High Holidays

Jewish Values and Jewish Voting

Every four years, the intersection appears: the Days of Awe cross paths with the final weeks of the presidential campaign. The debate grows more heated.  Talk of policy may dominate the conversation as we dip apples in honey on Rosh Hashanah or as we break the fast on Yom… Read more »

On Yom Kippur, secular Israelis pray with modern songs and bike on open roads

A young woman rides her bicycle by Azrieli Center on the car-free Ayalon highway in Tel Aviv on Yom Kippur. (Miriam Alster/Flash90/JTA)

TEL AVIV (JTA) — With its lively beaches, all-night clubs and restaurants serving ham and shrimp, Tel Aviv is a city known more for its Speedos than its spirituality. And while the Orthodox may spend Yom Kippur praying in synagogues, secular Jews are more likely to spend the Day… Read more »

You ain’t heard Kol Nidre yet

LOS ANGELES (JTA) — On Kol Nidre, we sing for our lives. At the minyan where I pray, as a lay “shaliach tzibur,” or service leader, I was asked to lead the singing this year, and I was starting to wonder if I was up to it. I wasn’t… Read more »

Confessing our sins on Yom Kippur – and remembering to act nobly

NEW YORK (JTA) — Few prayers are as well known to Jews as Ashamnu (“We have sinned …”) and Al Chet (“For the sin …”), the twin confessions of Yom Kippur. Belief in human sinfulness is more central to Judaism than we think. Sin may not be “original,” as… Read more »

Cheering the tummy after atoning: Breaking the Yom Kippur fast

The Smoked Salmon Omelet is a satisfying way to break the fast. (Ahuva Staum)

(JTA) — Yom Kippur, the most somber day of the Jewish year, is also called the Day of Atonement and reminds us that we are all accountable for our actions. The concept of New Year’s resolutions that mark our secular New Year’s Day comes from the Jewish idea of… Read more »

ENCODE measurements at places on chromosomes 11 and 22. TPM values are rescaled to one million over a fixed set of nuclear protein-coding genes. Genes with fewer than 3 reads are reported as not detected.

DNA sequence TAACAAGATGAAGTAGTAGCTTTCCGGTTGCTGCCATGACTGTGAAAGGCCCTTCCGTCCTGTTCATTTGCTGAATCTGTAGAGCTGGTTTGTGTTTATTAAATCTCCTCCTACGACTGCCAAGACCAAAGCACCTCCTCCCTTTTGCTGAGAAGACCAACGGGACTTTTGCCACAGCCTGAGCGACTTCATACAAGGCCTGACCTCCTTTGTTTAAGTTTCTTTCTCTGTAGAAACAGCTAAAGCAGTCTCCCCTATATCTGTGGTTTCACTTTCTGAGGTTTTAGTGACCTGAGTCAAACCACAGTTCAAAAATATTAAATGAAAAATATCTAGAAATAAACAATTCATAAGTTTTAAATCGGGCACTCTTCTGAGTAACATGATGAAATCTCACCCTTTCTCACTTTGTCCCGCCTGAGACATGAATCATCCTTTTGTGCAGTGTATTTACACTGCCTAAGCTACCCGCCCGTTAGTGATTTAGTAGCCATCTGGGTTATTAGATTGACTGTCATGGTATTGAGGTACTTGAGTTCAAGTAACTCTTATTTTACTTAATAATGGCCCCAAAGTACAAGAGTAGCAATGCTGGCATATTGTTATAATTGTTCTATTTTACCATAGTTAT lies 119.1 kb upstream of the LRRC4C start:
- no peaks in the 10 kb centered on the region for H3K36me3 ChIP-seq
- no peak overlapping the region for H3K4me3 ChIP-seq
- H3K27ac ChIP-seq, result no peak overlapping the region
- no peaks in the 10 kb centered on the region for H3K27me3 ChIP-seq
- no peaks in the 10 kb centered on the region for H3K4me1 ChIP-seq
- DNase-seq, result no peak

HIGH HOLIDAYS FEATURE: Casting away your sins at Tashlich — it’s not just fish food

On the first day or Rosh Hashanah, a body of flowing water with fish and sime bread crumbs are all that's needed to begin the transformative process of tashlich. (Edmon J. Rodman)

LOS ANGELES (JTA) — Can ridding oneself of a year’s sins really be as simple as tossing a piece of bread into the water? Basically that’s tashlich, or “casting away,” a custom that many Jews practice each year at the seashore, lakeshore, stream or even koi pond. Simply find… Read more »

Op-Ed: For the New Year, renew the commitment to end global hunger

NEW YORK (JTA) — In July I traveled to Ghana with 17 American rabbis. We spent 12 days constructing the walls of a school compound in partnership with a local Ghanian community ravaged by hunger, poverty and labor exploitation. More important than our efforts to mix cement and schlep… Read more »

At the New Year, let’s give animals a new Jewish chance

CHICAGO (Chicago Jewish News) — Shortly after I became a vegan, around 20 years ago, I ordered my first “vegan option” at a Jewish organizational dinner. It arrived: a plateful of raw celery and carrot sticks arranged around a cup of something ranch dressing-ish that probably wasn’t even vegan.… Read more »

Why kosher cooking is good for the soul

NEW YORK (JTA) — Cooking has been a passion for me, and passing on my knowledge and experience to a new kosher audience one of my greatest joys. When my two earlier books were published — “Kosher Cuisine” and “Helen Nash’s Kosher Kitchen” — that joy was mingled with… Read more »

Teshuvah and Penn State: the sin of rushing to judgment